One of the things that I really like about bookstores is that they do faceouts. This means that they turn the books so you can see the cover art, rather than the spine labels. While this isn't totally practical for a library setting, why can't you take the 10 copies of each Rick Riordan title and flip them to show the covers. In addition to giving the section some interest, you will actually save shelf space.
If you are at your local Barnes and Noble, definitely take a walk through their teen section. They have taken faceouts to a new level.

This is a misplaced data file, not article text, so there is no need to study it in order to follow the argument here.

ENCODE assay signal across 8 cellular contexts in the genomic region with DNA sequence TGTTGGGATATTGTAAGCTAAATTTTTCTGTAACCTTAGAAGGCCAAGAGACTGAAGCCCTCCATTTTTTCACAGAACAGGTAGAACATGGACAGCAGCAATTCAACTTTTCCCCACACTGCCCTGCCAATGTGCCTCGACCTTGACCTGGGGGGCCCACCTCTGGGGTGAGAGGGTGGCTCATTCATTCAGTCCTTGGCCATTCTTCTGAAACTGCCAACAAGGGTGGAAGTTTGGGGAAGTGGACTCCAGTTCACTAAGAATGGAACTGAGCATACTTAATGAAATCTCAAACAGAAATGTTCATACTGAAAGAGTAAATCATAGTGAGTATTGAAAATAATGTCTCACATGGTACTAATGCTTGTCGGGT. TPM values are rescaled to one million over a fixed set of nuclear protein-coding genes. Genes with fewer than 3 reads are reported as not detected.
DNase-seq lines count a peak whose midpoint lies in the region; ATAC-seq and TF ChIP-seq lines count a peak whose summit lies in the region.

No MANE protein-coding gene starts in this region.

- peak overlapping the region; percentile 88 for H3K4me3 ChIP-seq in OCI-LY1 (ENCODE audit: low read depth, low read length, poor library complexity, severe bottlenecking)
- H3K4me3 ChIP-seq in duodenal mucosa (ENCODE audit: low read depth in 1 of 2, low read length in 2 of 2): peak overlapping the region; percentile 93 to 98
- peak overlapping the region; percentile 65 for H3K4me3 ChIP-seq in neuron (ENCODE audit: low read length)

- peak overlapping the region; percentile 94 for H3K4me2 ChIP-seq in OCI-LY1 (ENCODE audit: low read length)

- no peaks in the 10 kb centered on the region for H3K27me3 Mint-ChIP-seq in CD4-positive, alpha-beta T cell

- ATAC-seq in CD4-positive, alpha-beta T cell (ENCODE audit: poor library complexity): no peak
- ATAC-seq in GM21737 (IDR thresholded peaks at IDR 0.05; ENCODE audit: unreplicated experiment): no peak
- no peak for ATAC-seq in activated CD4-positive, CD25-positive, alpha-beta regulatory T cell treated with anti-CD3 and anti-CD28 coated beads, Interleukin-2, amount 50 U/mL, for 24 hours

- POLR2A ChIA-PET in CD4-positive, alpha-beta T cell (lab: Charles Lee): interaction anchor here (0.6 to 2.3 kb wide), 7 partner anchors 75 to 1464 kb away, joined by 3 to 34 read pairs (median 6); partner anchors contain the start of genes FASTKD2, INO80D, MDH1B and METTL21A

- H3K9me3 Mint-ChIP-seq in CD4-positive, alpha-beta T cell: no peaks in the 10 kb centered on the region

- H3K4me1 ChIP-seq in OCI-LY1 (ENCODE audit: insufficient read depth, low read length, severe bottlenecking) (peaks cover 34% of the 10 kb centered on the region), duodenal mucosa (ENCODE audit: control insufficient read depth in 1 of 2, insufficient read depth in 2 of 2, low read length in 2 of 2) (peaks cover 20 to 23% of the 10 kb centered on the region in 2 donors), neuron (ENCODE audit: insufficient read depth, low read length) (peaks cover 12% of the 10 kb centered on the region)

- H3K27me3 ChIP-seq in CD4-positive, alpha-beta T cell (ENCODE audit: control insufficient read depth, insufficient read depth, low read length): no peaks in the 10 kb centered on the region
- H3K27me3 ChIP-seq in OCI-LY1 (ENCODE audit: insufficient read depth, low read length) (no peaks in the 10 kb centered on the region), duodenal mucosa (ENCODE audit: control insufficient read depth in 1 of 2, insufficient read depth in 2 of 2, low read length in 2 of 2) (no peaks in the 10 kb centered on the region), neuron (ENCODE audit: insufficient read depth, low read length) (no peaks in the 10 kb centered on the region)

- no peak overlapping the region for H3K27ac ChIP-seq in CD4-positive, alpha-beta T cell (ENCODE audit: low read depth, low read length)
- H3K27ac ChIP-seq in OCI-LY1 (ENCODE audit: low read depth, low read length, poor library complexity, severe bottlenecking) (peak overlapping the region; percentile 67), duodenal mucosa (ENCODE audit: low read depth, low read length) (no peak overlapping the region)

Almost the teen entire section is faceouts. As we all know, cover art makes or breaks a book sale and the same is true in libraries. This is great for a browser, but difficult for a person looking for a specific book. It took me 10 minutes to find a copy of Divergent by Veronica Roth and I know what the cover looks like!
Where we can put this into practice is to make each shelf on an empty range a different display. In the picture above, each shelf sign gives a different category of popular titles. The top shelf includes the bestsellers. Another shelf includes great books for girls. If you want to see what this looks like in a library setting, check out Storytime Katie's Tumblr post from May where she created a bunch of "If you liked, then try" shelves.